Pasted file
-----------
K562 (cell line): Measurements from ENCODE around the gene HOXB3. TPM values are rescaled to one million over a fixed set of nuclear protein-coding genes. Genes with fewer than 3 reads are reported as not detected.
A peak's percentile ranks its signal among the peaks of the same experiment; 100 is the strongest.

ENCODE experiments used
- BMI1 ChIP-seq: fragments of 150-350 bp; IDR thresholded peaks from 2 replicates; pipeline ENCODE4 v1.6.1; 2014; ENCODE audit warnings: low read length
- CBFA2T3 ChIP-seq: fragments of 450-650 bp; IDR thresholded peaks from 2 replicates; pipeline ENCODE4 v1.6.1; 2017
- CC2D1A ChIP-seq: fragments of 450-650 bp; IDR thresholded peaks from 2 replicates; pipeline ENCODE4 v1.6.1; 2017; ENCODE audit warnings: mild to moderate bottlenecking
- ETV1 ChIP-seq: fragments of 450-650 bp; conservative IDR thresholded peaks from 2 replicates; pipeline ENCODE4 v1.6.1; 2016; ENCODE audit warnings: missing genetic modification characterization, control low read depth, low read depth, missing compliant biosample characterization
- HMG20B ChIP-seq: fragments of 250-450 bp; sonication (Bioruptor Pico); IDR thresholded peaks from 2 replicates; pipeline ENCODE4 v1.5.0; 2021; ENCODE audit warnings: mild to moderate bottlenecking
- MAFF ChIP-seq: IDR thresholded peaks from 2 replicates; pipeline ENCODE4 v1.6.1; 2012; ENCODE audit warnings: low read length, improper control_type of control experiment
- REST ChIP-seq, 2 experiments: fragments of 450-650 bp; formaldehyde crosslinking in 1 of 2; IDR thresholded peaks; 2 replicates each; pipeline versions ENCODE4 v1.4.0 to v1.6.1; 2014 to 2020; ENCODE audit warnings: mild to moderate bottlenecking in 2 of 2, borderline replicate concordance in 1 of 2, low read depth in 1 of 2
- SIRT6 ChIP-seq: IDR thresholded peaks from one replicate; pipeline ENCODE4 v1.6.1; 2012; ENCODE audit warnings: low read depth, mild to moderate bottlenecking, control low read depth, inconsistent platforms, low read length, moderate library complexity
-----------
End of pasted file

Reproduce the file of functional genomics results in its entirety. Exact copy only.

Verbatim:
K562 (cell line): Measurements from ENCODE around the gene HOXB3. TPM values are rescaled to one million over a fixed set of nuclear protein-coding genes. Genes with fewer than 3 reads are reported as not detected.
A peak's percentile ranks its signal among the peaks of the same experiment; 100 is the strongest.

ENCODE experiments used
- BMI1 ChIP-seq: fragments of 150-350 bp; IDR thresholded peaks from 2 replicates; pipeline ENCODE4 v1.6.1; 2014; ENCODE audit warnings: low read length
- CBFA2T3 ChIP-seq: fragments of 450-650 bp; IDR thresholded peaks from 2 replicates; pipeline ENCODE4 v1.6.1; 2017
- CC2D1A ChIP-seq: fragments of 450-650 bp; IDR thresholded peaks from 2 replicates; pipeline ENCODE4 v1.6.1; 2017; ENCODE audit warnings: mild to moderate bottlenecking
- ETV1 ChIP-seq: fragments of 450-650 bp; conservative IDR thresholded peaks from 2 replicates; pipeline ENCODE4 v1.6.1; 2016; ENCODE audit warnings: missing genetic modification characterization, control low read depth, low read depth, missing compliant biosample characterization
- HMG20B ChIP-seq: fragments of 250-450 bp; sonication (Bioruptor Pico); IDR thresholded peaks from 2 replicates; pipeline ENCODE4 v1.5.0; 2021; ENCODE audit warnings: mild to moderate bottlenecking
- MAFF ChIP-seq: IDR thresholded peaks from 2 replicates; pipeline ENCODE4 v1.6.1; 2012; ENCODE audit warnings: low read length, improper control_type of control experiment
- REST ChIP-seq, 2 experiments: fragments of 450-650 bp; formaldehyde crosslinking in 1 of 2; IDR thresholded peaks; 2 replicates each; pipeline versions ENCODE4 v1.4.0 to v1.6.1; 2014 to 2020; ENCODE audit warnings: mild to moderate bottlenecking in 2 of 2, borderline replicate concordance in 1 of 2, low read depth in 1 of 2
- SIRT6 ChIP-seq: IDR thresholded peaks from one replicate; pipeline ENCODE4 v1.6.1; 2012; ENCODE audit warnings: low read depth, mild to moderate bottlenecking, control low read depth, inconsistent platforms, low read length, moderate library complexity